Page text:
Known as the Great Emancipator, Lincoln was a complicated figure who wrestled with his own views on race. Through changing times, successive generations have interpreted Lincoln's views on African Americans differently. According to Henry Louis Gates Jr.: "To apply 20th century beliefs and standards to an America of 1858 and declare Abraham Lincoln a 'racist' is a faulty formula that unfairly distorts Lincoln's true role in advancing civil and human rights. By the standards of his time, Lincoln's views on race and equality were progressive and truly changed minds, policy and most importantly, hearts for years to come."
Lincoln's primary audience was white (male) voters. Lincoln's views on slavery, race equality, and African-American colonization are often intermixed. During the 1858 debates with Stephen Douglas, Lincoln clearly stated his then-view that whites were biologically superior to blacks. On August 22, 1862, he said to a delegation of five black men whom he'd invited to the White House:
You and we are different races. We have between us a broader difference than exists between almost any other two races. Whether it is right or wrong I need not discuss, but this physical difference is a great disadvantage to us both, as I think your race suffer very greatly, many of them by living among us, while ours suffer from your presence. In a word we suffer on each side.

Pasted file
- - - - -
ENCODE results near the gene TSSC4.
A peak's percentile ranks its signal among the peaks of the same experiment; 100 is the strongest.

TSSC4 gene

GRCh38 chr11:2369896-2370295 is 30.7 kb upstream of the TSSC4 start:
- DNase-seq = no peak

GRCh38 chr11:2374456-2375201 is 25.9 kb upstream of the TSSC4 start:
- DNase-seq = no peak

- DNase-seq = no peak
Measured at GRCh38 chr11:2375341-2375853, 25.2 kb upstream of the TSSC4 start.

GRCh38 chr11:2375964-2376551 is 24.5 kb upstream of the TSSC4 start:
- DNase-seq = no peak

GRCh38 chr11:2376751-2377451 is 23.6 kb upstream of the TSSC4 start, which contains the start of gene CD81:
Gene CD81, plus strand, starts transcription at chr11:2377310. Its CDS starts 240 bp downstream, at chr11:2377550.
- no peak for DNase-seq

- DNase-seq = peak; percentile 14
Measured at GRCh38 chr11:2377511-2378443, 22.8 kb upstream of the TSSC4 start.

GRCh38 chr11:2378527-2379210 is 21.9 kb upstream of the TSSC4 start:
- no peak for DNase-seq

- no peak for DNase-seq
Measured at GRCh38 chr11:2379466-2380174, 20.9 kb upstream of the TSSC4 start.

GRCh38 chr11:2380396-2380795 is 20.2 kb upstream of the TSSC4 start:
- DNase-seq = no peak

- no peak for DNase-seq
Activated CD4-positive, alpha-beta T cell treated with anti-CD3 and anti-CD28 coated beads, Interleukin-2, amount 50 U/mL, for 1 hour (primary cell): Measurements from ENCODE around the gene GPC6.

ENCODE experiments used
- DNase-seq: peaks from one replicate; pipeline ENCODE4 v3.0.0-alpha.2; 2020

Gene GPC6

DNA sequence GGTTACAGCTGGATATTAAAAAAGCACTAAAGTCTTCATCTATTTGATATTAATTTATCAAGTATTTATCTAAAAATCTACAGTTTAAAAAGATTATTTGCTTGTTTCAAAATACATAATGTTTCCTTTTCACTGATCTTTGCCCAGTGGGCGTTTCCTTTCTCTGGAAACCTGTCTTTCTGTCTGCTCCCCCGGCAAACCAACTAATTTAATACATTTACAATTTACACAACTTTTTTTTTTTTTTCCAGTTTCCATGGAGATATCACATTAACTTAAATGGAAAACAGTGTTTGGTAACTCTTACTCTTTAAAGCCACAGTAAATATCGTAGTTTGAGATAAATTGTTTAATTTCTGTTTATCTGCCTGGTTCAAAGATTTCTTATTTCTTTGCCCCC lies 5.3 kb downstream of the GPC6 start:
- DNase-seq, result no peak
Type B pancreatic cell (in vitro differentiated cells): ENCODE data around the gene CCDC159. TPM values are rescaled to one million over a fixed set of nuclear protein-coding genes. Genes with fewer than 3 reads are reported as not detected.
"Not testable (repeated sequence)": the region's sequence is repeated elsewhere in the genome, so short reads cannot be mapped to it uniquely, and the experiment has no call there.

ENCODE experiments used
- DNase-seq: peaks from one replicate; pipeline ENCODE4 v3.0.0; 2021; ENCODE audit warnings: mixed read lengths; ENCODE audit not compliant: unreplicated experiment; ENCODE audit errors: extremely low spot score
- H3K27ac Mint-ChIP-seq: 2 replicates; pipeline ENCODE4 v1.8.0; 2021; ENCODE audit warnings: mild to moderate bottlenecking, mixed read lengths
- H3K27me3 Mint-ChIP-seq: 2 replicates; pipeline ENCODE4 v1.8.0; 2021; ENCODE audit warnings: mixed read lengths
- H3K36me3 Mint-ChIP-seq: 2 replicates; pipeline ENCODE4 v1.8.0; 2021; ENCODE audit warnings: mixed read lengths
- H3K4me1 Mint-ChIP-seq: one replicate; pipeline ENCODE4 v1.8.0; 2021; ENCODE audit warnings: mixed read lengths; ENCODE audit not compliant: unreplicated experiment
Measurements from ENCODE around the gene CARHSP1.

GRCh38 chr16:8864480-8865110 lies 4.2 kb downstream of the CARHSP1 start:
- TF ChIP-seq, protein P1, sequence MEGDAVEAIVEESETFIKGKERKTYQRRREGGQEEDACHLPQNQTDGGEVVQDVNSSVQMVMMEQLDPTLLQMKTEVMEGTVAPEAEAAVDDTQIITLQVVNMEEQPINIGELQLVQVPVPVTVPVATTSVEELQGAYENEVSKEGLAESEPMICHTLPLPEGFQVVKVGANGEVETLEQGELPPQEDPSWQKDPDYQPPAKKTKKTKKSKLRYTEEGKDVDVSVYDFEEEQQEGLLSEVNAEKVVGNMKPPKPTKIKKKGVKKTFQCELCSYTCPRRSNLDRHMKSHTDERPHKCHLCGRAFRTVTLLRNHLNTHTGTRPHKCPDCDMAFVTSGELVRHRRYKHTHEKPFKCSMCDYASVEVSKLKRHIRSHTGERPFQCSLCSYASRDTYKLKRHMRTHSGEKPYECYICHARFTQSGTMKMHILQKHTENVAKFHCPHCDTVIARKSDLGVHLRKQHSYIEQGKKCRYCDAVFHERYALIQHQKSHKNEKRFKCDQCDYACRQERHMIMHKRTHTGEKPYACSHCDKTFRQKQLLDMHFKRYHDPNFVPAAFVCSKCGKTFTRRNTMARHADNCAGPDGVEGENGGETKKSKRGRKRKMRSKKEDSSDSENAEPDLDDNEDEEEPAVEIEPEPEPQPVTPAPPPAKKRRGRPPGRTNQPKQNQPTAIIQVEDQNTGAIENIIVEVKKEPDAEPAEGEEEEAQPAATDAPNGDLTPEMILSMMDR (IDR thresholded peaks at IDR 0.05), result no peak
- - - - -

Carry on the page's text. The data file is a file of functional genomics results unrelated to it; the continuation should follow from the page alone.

While president, as the American Civil War progressed, Lincoln advocated or implemented anti-slavery policies, including the Emancipation Proclamation and limited suffrage for African Americans, which he had earlier opposed. Former slave and leading abolitionist Frederick Douglass unequivocally regarded Lincoln as sharing "the prejudices of his white fellow-country-men against the Negro", but also observed of Lincoln that "in his company, I was never reminded of my humble origin, or of my unpopular color." According to Douglass, Lincoln "was pre-eminently the white man's president" and also, “emphatically the black man’s President: the first to show any respect to their rights as men.”
Douglass attested to Lincoln's genuine respect for him and other blacks, and to the wisdom of Lincoln's course of action in obtaining both the preservation of the Union (his sworn duty as president) and the freeing of the slaves. In an 1876 speech at the unveiling of the Freedmen's Monument in Memory of Abraham Lincoln (later renamed the Emancipation Memorial), he defended Lincoln's actions: